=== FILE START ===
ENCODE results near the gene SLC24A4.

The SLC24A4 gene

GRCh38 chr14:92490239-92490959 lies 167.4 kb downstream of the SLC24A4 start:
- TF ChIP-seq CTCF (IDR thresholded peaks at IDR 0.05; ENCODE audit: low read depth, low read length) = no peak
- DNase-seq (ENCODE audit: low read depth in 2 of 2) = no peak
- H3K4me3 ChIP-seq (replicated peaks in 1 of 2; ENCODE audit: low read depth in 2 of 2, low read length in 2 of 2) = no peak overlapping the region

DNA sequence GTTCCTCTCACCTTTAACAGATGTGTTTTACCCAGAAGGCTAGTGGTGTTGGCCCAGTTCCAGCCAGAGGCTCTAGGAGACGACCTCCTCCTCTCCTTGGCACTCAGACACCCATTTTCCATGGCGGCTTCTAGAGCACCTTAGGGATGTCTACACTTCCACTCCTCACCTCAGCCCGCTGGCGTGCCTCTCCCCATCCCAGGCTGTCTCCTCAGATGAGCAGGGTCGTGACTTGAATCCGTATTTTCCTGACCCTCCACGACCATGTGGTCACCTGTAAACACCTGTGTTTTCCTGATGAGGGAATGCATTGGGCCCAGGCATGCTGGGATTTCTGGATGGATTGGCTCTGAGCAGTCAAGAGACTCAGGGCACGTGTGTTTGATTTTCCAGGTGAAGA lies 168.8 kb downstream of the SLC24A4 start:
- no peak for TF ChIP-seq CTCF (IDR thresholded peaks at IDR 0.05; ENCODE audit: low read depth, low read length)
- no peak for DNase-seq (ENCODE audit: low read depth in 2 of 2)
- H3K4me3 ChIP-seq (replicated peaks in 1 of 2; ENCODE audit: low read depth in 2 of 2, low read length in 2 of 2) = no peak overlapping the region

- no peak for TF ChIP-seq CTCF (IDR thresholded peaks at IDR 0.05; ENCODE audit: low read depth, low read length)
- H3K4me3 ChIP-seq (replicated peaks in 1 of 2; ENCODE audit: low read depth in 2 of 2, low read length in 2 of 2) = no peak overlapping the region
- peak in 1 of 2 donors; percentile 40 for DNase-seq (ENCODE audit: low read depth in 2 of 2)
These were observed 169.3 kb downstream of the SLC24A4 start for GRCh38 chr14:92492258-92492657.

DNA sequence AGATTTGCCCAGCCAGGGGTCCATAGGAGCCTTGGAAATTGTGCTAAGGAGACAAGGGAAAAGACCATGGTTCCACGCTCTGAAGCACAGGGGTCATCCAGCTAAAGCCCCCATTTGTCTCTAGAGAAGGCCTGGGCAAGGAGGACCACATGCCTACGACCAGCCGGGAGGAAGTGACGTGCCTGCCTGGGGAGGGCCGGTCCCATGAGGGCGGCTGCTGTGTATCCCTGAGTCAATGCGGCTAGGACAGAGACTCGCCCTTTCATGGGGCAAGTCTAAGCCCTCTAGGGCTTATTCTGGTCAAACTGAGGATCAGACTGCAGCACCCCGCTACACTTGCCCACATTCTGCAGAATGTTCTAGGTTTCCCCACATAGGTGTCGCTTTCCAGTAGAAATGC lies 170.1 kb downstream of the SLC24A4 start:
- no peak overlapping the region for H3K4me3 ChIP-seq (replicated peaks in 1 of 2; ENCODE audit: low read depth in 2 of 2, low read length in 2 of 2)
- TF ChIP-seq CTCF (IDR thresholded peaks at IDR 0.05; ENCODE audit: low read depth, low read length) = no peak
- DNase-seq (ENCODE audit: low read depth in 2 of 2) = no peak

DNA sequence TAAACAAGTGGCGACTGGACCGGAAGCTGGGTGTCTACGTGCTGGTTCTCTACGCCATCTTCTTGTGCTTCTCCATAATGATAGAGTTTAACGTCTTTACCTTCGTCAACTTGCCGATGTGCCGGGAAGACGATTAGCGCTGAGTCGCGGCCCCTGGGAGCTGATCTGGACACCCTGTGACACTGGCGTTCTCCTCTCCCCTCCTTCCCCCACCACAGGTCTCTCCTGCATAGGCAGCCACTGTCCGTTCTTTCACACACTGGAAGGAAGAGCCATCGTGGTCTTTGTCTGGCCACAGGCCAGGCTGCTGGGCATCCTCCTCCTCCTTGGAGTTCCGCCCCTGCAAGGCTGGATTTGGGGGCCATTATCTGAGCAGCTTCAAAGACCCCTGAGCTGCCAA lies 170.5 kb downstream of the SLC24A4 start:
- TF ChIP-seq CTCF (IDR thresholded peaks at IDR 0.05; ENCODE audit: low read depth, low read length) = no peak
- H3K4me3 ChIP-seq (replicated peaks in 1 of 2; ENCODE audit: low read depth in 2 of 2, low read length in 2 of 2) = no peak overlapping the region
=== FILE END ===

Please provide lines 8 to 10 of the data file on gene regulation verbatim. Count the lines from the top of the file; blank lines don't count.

- no peak for TF ChIP-seq CTCF (IDR thresholded peaks at IDR 0.05; ENCODE audit: low read depth, low read length)
- no peak for DNase-seq (ENCODE audit: low read depth in 2 of 2)
- H3K4me3 ChIP-seq (replicated peaks in 1 of 2; ENCODE audit: low read depth in 2 of 2, low read length in 2 of 2) = no peak overlapping the region